|Publication number||US4807956 A|
|Application number||US 07/109,173|
|Publication date||Feb 28, 1989|
|Filing date||Oct 16, 1987|
|Priority date||Oct 17, 1986|
|Also published as||DE3764343D1, EP0264335A1, EP0264335B1|
|Publication number||07109173, 109173, US 4807956 A, US 4807956A, US-A-4807956, US4807956 A, US4807956A|
|Inventors||Alain Tournereau, Alain Richard, Daniel Dumas, Guy Egea|
|Original Assignee||Thomson Hybrides Et Microondes|
|Export Citation||BiBTeX, EndNote, RefMan|
|Patent Citations (4), Referenced by (59), Classifications (14), Legal Events (4)|
|External Links: USPTO, USPTO Assignment, Espacenet|
1. Field of the Invention
The present invention pertains to an opto-electronic head in which an optic fiber is coupled to a light emitting or receiving semi-conductor device or to another optic fiber. The invention pertains more es pecially to the means and elements, incorporated into the opto-electronic head, used to align and keep the optic fiber and the semi-conductor device together with high precision. The invention also pertains to a method of alignment along one and the same optical axis.
2. Description of the Prior Art
The coupling of an optic fiber with a light emitting or receiving semi-conductor device is well known: the said coupling is the necessary point of passage in any system using optic fibers. Every optic link requires a transmitter at one of its ends and a receiver at the other, to transform the data signals to be processed from electronic signals into optic signals and vice versa. It is also well-known that, owing to the minute size of the active surfaces of emitting or receiving semi-conductors and of the cores of the optic fibers, the coupling of these components requires precise alignment.
Regardless of the structure of existing opto-electronic heads, this alignment is increasingly being done dynamically (i.e. with the emitter and the receiver in operation, with the receiver analyzing the light transmitted by the optic fiber). The two components are fastened by different means: either with a drop of bonder, polymerized by ultra-violet or thermal radiation, or by metal remelting. Bonding is irreversible whereas solder can be remelted if the alignment has to be re-adjusted. But, in both cases, an external form of energy (heat or light) has to be supplied.
The disadvantage of supplying external energy is that the energy is not sufficiently localized. Thus, certain elements of the opto-electronic head, such as the laser chip, its support and the bonder or solder which fixes the optic fiber, also get heated. Now the materials of which these parts are made have different natures. They have different coefficients of expansion and the optical alignment, when the opto-electronic head is cooled, is no longer the alignment when the head is heated during the adjusting operation. Furthermore, the laser diodes or light-emitting diodes release heat and are cooled during operation by means of a Peltier element, the effect of which is countered by the addition of external energy.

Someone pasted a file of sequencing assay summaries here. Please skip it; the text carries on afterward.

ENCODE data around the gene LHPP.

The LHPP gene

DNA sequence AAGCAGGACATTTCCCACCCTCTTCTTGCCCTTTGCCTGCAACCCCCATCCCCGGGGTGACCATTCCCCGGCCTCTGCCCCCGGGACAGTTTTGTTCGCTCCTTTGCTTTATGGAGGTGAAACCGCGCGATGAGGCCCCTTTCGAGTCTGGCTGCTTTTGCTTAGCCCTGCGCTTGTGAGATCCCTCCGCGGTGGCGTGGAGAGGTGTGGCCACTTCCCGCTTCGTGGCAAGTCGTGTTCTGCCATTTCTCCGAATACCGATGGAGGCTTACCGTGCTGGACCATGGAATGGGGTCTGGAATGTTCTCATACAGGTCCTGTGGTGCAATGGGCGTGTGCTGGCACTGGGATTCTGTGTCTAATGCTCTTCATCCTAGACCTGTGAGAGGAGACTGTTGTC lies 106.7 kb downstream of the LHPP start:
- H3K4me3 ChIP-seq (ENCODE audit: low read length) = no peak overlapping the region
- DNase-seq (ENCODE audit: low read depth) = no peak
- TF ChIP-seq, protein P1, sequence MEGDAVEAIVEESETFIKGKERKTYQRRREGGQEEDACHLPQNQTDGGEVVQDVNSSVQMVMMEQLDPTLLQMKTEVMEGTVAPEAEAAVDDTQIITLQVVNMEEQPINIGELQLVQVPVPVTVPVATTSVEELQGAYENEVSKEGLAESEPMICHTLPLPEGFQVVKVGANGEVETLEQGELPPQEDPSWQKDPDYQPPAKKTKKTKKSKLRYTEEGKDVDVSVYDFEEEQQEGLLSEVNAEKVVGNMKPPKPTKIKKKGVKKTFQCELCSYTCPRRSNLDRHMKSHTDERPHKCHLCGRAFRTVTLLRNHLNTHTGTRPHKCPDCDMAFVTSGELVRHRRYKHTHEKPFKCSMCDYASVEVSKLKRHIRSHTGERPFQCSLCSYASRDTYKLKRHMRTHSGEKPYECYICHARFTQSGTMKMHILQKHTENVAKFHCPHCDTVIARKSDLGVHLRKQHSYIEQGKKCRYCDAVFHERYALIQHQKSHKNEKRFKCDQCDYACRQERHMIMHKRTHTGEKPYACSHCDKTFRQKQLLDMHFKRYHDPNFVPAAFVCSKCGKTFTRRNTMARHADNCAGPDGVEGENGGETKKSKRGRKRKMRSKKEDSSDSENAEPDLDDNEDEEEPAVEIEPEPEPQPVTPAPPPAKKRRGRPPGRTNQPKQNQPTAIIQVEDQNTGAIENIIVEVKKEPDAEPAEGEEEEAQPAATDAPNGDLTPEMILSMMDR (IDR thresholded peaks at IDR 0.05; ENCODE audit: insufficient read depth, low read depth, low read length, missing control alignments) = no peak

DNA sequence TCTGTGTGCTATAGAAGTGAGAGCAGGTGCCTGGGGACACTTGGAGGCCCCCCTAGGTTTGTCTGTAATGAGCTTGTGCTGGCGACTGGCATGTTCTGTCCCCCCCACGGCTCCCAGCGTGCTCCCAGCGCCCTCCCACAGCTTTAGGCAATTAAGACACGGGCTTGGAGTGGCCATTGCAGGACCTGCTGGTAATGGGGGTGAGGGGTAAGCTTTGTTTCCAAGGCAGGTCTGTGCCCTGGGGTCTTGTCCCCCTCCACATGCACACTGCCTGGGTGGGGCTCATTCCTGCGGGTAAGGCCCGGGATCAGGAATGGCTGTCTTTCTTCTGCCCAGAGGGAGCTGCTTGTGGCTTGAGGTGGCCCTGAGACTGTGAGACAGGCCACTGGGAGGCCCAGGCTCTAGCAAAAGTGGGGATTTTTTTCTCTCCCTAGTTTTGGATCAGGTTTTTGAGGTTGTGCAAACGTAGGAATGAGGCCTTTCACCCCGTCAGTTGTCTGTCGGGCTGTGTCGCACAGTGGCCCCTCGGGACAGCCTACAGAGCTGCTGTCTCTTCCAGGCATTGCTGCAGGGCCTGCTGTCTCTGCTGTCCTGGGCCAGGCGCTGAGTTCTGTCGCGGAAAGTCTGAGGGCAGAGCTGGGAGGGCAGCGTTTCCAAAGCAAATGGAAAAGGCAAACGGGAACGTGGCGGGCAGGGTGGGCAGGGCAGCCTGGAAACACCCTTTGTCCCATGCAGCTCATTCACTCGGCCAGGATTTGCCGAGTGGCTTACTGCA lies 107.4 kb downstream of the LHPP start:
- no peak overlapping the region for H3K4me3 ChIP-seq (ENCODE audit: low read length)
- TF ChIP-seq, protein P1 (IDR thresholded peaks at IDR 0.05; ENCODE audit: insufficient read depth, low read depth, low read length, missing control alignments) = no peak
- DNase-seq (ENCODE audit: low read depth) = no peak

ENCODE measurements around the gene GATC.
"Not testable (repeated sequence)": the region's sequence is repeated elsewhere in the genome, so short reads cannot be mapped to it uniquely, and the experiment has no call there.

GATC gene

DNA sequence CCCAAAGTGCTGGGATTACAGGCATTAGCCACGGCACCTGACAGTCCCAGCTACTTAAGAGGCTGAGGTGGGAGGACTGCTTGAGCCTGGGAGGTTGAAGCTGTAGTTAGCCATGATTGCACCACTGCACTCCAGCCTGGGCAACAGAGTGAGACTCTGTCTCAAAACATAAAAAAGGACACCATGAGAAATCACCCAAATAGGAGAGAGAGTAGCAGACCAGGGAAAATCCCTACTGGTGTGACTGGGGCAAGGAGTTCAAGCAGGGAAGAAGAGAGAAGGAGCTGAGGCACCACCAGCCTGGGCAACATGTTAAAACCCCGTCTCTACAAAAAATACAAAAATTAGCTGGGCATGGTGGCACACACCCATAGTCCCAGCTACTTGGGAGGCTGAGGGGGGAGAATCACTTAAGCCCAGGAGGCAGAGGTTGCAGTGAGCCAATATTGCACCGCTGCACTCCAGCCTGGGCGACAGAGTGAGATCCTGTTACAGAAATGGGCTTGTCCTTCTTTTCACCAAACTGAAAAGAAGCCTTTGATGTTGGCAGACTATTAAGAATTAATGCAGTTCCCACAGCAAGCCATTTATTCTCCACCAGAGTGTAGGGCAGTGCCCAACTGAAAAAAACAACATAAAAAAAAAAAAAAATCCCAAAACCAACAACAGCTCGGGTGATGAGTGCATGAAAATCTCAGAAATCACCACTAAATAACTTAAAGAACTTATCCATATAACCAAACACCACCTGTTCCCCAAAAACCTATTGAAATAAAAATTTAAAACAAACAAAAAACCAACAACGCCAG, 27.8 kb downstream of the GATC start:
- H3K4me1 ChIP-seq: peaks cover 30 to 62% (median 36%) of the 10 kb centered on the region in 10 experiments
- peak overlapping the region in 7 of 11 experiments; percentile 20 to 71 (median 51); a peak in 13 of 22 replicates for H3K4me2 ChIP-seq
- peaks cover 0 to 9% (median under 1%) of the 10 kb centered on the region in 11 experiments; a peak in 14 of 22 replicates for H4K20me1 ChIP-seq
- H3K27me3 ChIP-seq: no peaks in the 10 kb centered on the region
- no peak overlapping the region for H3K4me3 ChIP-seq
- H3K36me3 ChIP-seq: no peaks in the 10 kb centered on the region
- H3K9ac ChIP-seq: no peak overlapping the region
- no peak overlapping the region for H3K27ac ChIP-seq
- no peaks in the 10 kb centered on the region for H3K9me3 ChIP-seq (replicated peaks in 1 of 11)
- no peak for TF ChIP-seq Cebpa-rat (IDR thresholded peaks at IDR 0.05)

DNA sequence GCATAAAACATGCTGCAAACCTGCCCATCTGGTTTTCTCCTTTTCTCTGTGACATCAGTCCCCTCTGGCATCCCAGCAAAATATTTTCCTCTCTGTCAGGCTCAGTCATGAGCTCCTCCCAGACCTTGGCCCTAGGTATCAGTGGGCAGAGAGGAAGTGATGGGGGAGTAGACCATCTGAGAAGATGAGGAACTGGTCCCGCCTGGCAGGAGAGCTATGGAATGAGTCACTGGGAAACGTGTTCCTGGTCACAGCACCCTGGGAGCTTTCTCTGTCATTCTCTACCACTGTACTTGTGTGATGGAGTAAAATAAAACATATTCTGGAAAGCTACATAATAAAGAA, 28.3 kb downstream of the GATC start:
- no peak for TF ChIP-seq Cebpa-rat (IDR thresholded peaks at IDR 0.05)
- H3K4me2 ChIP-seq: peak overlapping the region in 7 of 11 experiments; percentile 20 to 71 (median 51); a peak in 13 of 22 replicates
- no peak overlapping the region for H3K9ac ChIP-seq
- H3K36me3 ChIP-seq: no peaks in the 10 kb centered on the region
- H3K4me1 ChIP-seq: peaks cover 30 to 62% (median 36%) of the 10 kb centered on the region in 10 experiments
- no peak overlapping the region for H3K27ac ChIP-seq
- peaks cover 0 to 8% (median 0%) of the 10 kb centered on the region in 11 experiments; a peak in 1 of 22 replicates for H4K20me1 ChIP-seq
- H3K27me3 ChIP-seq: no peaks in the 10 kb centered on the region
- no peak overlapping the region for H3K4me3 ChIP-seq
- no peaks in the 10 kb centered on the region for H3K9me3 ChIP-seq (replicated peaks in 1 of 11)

The opto-electronic head according to the invention removes these disadvantages and makes the optical setting and alignment operations very simple and repeatable. Furthermore, the opto-electronic head can be dismantled, and reversible. The opto-electronic head is formed on a plate of ceramic which acts s its substrate for the mechanical positioning of the components and, at the same time, as a hybrid circuit for the electrical connections. Furthermore, this plate is a reference plane for the optical alignment of the laser and the fiber. A first zone of the substrate is dedicated to the semi-conductor device which may be a laser diode, light-emitting diode or photodiode device as well as to the electrical regulator diode which measures the light emitted by the rear side of the laser, and to the heat regulating thermistor. A second zone of the substrate is dedicated to the fixing of the optic fiber, by means of a soft soldering spot. In this second zone (and of course, in the alignment of the beam emitted by the laser), a small heating resistor has its connection surfaces printed by screen process. The resistor extends between two dielectric layers, with a metallization on top. The thickness of this metallization is such that optical alignment between the laser and the fiber is almost obtained. A soft solder preform, deposited on the upper layer is melted by the heat released by the heating resistor: it suffices to move the fiber in the drop of molten solder to align the fiber with the laser beam, and it suffices to cut off the current flowing through the resistor to fix the position of the fiber. The metal soft solder can be replaced by an organic product such as a polymer which softens under heat. Finally, the zone of the substrate dedicated to the laser and the zone dedicated to the fiber are separated by a heat barrier which extends between them: this barrier is a slit in the ceramic plate, and it reduces the diffusion of heat towards the laser to the minimum.
More precisely, the invention pertains to a head for the coupling of a light emitting or receiving semi-conductor device with an optic fiber, a head wherein its components are assembled on a ceramic substrate forming a reference plane for the optical alignment of the said fiber with the semi-conductor device, and wherein the substrate comprises a first zone dedicated to the semi-conductor device and a second zone dedicated to the optic fiber, the second zone supporting a heating electrical resistor and being separated from the first zone by a heat barrier consisting of a slit in the substrate which partially surrounds the resistor.